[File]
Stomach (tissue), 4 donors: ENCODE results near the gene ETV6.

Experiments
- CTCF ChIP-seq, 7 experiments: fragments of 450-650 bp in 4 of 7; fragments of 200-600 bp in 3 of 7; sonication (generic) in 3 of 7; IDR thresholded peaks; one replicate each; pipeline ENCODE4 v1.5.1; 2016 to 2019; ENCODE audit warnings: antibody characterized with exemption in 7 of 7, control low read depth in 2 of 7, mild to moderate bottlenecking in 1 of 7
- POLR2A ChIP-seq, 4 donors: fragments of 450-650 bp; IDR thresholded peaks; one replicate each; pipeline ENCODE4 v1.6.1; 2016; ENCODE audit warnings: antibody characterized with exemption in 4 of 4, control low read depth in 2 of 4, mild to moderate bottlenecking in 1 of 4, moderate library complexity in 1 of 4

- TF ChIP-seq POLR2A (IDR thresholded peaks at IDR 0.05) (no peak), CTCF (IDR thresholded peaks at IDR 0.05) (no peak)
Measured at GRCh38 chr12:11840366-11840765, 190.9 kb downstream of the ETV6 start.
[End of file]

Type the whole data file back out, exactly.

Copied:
Stomach (tissue), 4 donors: ENCODE results near the gene ETV6.

Experiments
- CTCF ChIP-seq, 7 experiments: fragments of 450-650 bp in 4 of 7; fragments of 200-600 bp in 3 of 7; sonication (generic) in 3 of 7; IDR thresholded peaks; one replicate each; pipeline ENCODE4 v1.5.1; 2016 to 2019; ENCODE audit warnings: antibody characterized with exemption in 7 of 7, control low read depth in 2 of 7, mild to moderate bottlenecking in 1 of 7
- POLR2A ChIP-seq, 4 donors: fragments of 450-650 bp; IDR thresholded peaks; one replicate each; pipeline ENCODE4 v1.6.1; 2016; ENCODE audit warnings: antibody characterized with exemption in 4 of 4, control low read depth in 2 of 4, mild to moderate bottlenecking in 1 of 4, moderate library complexity in 1 of 4

- TF ChIP-seq POLR2A (IDR thresholded peaks at IDR 0.05) (no peak), CTCF (IDR thresholded peaks at IDR 0.05) (no peak)
Measured at GRCh38 chr12:11840366-11840765, 190.9 kb downstream of the ETV6 start.